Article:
* The picture belongs to Callum.
Friday, 10 December 2010
A BROWSE through the backwaters of Cameron Self’s Literary Norfolk website always produces something interesting. Like this poem entitled Reedham Mashes. It was written by Edwin Brock (pictured) on his experiences of being stranded aboard a cruiser. Brock was that rare thing - a policeman-poet. He died in 1997 and is rather better known for Five Ways to Kill a Man and Song of a Battery Hen. But this poem is excellent too.
They say the water's salt here
as though the North Sea's fingers
are at our belly, tickling us like trout.
Dozy from blue and bottle-green,
we wallow in each passing wash
like a long drunk on a hot Saturday.
The reeds sigh and part as we enter them,
then zip us up behind like some
silk Sargasso It is an old fantasy.
Sick from a seized engine, we sit
in this sanctuary of seabirds where
at night the crocodiles slip from holes
in their reed bed to jostle us
like hissing logs; and we confuse
the red rising moon with its setting sun.
Now no longer water-borne we drift
on this night mist which dreams us:
there are sharp cries, quiet splashes
and the voices of fishermen in an old pub
where a hand pours a White Shield Worthington
as clear as a bell and without a hint of mud.
Anyone who has ever been enveloped by reeds (that’s me in a canoe, and usually involuntarily) will know that “zipped up” feeling very well. Perhaps now I know it’s a “silk Sargasso” I won’t find it so eerie. There’s much more like this at Literary Norfolk.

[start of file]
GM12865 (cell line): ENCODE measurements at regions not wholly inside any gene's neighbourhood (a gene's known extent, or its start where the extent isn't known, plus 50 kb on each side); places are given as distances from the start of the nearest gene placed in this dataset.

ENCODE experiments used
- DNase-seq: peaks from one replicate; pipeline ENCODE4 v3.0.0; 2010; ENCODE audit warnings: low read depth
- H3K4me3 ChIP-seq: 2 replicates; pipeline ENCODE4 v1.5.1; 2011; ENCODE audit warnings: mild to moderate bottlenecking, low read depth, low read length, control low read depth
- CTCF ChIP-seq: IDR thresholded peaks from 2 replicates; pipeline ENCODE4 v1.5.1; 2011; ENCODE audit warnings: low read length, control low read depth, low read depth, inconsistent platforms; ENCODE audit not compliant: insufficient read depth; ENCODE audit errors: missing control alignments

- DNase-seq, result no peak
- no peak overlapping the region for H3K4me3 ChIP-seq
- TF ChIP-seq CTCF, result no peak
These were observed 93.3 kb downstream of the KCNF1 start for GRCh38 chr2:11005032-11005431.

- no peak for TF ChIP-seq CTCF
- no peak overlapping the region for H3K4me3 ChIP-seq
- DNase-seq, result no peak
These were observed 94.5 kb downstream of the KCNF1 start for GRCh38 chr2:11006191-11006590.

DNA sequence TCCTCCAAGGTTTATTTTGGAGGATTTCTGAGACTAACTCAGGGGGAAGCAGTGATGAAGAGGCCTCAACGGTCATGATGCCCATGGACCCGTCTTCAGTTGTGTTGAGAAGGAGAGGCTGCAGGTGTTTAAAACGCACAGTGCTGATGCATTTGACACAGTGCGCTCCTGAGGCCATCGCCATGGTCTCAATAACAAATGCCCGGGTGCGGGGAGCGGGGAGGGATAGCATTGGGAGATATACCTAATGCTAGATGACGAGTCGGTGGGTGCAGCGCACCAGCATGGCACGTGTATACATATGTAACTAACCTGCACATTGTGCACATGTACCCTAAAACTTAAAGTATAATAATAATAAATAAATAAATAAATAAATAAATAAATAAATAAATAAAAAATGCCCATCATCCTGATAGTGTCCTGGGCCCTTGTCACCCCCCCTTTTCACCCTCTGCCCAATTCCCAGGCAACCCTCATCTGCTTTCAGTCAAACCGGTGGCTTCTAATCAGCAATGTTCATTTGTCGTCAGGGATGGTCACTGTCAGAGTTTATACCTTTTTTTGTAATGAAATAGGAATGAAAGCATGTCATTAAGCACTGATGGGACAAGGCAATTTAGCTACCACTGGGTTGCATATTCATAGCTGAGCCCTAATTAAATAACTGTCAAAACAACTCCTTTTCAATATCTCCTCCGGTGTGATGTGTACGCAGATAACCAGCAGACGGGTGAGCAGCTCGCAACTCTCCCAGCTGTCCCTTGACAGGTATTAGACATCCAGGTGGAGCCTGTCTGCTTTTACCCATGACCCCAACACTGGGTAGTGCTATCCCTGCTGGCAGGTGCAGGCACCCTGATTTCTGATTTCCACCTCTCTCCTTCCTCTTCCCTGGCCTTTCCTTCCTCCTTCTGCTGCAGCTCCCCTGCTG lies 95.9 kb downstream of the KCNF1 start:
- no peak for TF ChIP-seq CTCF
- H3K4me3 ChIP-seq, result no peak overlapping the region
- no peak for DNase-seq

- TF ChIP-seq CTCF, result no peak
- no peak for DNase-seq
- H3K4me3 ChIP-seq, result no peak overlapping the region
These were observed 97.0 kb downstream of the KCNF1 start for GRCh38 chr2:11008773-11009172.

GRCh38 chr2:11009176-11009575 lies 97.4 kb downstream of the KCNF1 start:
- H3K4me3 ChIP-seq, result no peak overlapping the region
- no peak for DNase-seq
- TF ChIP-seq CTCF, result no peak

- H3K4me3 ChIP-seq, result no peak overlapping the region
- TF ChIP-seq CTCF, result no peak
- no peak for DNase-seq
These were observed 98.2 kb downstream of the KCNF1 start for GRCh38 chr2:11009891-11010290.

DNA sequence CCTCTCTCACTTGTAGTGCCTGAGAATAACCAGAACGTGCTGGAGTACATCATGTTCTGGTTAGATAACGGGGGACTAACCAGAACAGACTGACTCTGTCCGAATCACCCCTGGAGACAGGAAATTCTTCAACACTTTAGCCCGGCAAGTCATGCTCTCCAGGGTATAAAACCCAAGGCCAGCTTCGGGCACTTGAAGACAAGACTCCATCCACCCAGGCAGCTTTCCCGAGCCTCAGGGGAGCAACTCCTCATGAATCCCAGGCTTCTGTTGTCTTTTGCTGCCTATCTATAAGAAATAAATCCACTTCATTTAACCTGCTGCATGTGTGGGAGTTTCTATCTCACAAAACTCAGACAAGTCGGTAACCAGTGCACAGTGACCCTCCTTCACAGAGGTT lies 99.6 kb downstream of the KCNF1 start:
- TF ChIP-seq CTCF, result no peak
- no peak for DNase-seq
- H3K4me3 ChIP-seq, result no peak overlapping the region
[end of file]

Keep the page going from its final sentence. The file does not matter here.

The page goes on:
Friday, 3 December 2010
THE 100TH ANNIVERSARY of the 1912 floods might still be more than 18 months away, but it’s already got some people thinking. Among all the loss of life and damage, the floods also brought an end to the Aylsham Navigation on the River Bure. Long forgotten, this waterway dated back to 1779. It meant that the people of Coltishall, Horstead, Hautbois, Oxnead, Burgh and Aylsham were all connected by river to Great Yarmouth for the first time – a huge boon when it came to getting cargo in and their produce out. Essentially – as a new website says – the navigation was a series of locks designed to get around pre-existing Mill streams. It mostly used the River Bure for its 9.5 miles but it did include some canal cuts. But all that was pre-flood:
“When the flood came on August 26th 1912 all of the locks and some of the bridges (including the one pictured between Coltishall and Horstead) were washed out. The navigation was already in decline as the coming of the railways in the 1880's had dramatically cut the trade. After the flood the Navigation was never re-opened. Trading wherries caught upstream were abandoned with the exception of the Zulu which was man-hauled around the obstructions to gain her freedom.”
Now a new group wants to “raise the profile of our beautiful river” and it will use the 100th anniversary as a focus. There are already some great stories, documents and pictures on their website and the next meeting will take place in January. This painting is pinched from the website too.